It was originally doubted whether at common law, a jury, when once given in charge of a case, could be discharged by the court without a verdict. But the dictum of Coke to the effect that the court had no such power, has been long since overruled and held not to be law. And it is now settled, both in England and the UnitedStates, that the courts may, in their discretion, discharge a jury without verdict, when satisfied that the proper administration of justice requires it. The whole doctrine rested upon the principle of the common law, that no man should be twice put in jeopardy of life or limb for the same offense. This principle of the common law has been made the subject of constitutional provision in our organic law as well as in that of the United States. It is at this day well settled, that the discharge of a jury in a criminal case, and putting the prisoner upon a second trial, is not a violation of the constitutional provision, is not a putting in jeopardy a second time, and does not entitle him to a discharge. It was at one time thought that a distinction existed between capital cases and other felonies, but that distinction has not been maintained, and the better authority sustains the power of the court to discharge the jury for want of agreement, or other proper cause, without regard to the character or magnitude of the offense. As has been well said, to admit it in any case, or for any cause, is to yield the whole principle, and, of necessity, leave it discretionary with the court whenand under what circumstances the power should be exercised.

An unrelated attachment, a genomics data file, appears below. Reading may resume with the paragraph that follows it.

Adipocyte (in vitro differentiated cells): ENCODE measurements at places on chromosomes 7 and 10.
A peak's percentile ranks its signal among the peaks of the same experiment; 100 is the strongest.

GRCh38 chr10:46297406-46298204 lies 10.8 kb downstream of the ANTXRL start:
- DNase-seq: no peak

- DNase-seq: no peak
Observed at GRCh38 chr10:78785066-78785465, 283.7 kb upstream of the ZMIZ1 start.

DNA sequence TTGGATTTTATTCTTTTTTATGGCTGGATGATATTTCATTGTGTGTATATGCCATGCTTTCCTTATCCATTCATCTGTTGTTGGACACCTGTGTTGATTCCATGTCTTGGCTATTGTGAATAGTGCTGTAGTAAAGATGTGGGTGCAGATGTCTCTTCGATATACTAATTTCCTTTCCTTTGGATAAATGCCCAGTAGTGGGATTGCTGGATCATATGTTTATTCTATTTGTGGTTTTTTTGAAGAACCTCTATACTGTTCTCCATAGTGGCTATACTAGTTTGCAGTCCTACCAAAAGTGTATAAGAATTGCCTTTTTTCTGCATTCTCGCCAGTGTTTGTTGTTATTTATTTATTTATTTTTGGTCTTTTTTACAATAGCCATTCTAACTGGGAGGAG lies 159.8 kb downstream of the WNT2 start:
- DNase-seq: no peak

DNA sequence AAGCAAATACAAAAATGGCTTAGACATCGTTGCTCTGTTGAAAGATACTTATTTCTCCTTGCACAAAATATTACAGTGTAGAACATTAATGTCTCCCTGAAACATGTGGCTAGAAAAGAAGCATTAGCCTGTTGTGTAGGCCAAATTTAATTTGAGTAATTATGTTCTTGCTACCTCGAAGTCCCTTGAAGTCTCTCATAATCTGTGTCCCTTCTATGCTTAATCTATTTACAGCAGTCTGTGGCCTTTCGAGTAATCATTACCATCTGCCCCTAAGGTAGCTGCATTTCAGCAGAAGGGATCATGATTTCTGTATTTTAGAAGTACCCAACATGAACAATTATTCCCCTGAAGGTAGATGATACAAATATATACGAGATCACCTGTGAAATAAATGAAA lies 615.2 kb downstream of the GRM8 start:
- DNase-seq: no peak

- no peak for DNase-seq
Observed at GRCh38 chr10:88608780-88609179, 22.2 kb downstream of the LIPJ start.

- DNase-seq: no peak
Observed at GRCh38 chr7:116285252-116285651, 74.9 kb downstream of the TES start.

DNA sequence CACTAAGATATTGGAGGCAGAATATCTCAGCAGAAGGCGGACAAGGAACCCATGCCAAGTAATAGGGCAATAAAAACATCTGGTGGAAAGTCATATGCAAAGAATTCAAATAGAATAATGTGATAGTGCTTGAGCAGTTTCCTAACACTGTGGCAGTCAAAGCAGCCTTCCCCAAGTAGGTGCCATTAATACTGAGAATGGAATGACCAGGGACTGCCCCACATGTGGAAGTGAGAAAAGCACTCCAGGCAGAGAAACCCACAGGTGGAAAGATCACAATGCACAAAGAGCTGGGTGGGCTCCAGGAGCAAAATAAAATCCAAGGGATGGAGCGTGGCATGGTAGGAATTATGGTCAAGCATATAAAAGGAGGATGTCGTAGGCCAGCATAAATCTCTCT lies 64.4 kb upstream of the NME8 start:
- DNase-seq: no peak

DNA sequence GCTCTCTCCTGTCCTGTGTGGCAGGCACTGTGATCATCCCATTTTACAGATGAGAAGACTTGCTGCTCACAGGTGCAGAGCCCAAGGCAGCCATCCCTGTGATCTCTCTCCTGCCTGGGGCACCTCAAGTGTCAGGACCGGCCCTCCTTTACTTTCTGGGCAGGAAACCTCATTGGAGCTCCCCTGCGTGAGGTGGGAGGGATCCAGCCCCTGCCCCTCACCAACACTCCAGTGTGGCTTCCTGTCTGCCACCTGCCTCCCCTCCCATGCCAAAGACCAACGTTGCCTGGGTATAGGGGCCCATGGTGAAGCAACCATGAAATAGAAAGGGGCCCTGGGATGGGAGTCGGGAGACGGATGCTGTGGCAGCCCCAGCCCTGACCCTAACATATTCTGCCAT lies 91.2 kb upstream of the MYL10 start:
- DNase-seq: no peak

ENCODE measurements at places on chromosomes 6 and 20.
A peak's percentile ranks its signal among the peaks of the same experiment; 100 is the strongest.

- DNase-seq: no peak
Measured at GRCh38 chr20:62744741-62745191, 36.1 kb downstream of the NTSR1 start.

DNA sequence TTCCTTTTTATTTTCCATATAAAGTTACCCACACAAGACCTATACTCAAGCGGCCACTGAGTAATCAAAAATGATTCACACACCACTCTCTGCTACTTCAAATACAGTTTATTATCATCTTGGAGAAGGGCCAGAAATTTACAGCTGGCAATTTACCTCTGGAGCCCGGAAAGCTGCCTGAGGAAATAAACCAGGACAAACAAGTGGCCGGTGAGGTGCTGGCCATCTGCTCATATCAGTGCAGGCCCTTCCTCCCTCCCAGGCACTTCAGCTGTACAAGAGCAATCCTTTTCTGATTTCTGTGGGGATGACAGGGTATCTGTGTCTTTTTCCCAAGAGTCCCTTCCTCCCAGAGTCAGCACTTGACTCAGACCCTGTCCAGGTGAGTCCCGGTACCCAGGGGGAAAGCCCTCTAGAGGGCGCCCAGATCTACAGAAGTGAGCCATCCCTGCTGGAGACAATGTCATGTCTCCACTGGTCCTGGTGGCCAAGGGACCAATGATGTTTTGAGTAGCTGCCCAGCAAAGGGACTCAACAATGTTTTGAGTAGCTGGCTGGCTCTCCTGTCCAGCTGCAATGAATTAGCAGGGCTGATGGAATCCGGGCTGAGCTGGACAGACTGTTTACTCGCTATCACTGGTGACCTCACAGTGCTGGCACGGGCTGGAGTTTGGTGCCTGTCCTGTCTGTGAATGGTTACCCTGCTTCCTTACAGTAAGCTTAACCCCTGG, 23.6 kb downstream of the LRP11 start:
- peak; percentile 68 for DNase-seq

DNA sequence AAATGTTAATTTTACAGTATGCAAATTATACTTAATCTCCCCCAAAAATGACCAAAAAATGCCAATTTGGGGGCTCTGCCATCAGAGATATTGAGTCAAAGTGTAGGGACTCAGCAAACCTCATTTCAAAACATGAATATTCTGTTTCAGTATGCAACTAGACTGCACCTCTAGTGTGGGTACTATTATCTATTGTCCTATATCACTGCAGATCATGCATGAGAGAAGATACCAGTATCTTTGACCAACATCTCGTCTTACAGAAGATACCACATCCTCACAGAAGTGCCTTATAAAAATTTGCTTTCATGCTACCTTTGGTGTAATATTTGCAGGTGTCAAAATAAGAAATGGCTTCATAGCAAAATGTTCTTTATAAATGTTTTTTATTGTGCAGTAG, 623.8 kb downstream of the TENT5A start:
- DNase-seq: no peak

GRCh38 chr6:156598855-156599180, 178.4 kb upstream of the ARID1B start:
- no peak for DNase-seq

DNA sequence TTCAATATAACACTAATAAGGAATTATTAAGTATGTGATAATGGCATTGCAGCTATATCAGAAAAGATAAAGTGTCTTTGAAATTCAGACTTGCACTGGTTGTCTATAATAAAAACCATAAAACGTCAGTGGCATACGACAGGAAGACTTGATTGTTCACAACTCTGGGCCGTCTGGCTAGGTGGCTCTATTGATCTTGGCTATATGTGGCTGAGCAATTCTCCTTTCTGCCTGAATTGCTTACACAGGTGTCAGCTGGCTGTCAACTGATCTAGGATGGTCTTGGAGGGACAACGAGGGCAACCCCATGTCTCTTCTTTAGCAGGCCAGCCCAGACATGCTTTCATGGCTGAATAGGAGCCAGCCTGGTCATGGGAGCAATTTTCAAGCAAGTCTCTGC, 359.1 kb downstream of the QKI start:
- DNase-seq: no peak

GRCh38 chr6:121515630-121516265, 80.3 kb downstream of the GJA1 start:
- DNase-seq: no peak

The Court will find the whole doctrine thoroughly discussed and settled in the following cases: People v. Goodwin, 18 John. 199, and fol.; People v. Olcott, 2 Johns. Cas. 301; People v. Green, 13 Wend. 55; United States v. Haskell, 4 Wash. 408, 410; United States v. Perez, 9 Wheat. 579; Commonwealth v. Bowden , 9 Mass. 494; Commonwealth v. Purchase, 2 Pick. 521; Commonwealth v. Roby, 12 Pick. 496; United States v. Shoemaker, 2 McLean, 114; Commonwealth v. Townsend, 5 Allen, 216; United States v. Cooledge, 2 Gall. 363; People v. March , 6 Cal. 546.
JUDGES: Currey, J.
The defendant was indicted for forgery, to which he pleaded not guilty. He was twice tried. At the first trial the jury disagreed and were discharged; on the second trial he was found guilty and sentenced to be imprisoned in the State prison for the term of six years. The indictment consists of two counts. By the first count the defendant is accused with having, on the 26th of January, 1864, at the city and county of San Francisco, in the State of California, feloniously and falsely forged and counterfeited a certain check--a copy of which is set forth in such count--with intent to prejudice and defraud the drawees therein named. The second count of the indictment charges that the defendant, on the same day and year, and at the same place, did feloniously and falsely attempt to pass, and did alter and pass, as true and genuine, a certain forged and counterfeit check--a copy of which is set forth in said second count, and is in the identical words and figures of that described in the first count--with intent, well knowing the same to be forged and counterfeit, then and thereby to prejudice, damage and defraud the drawees therein named.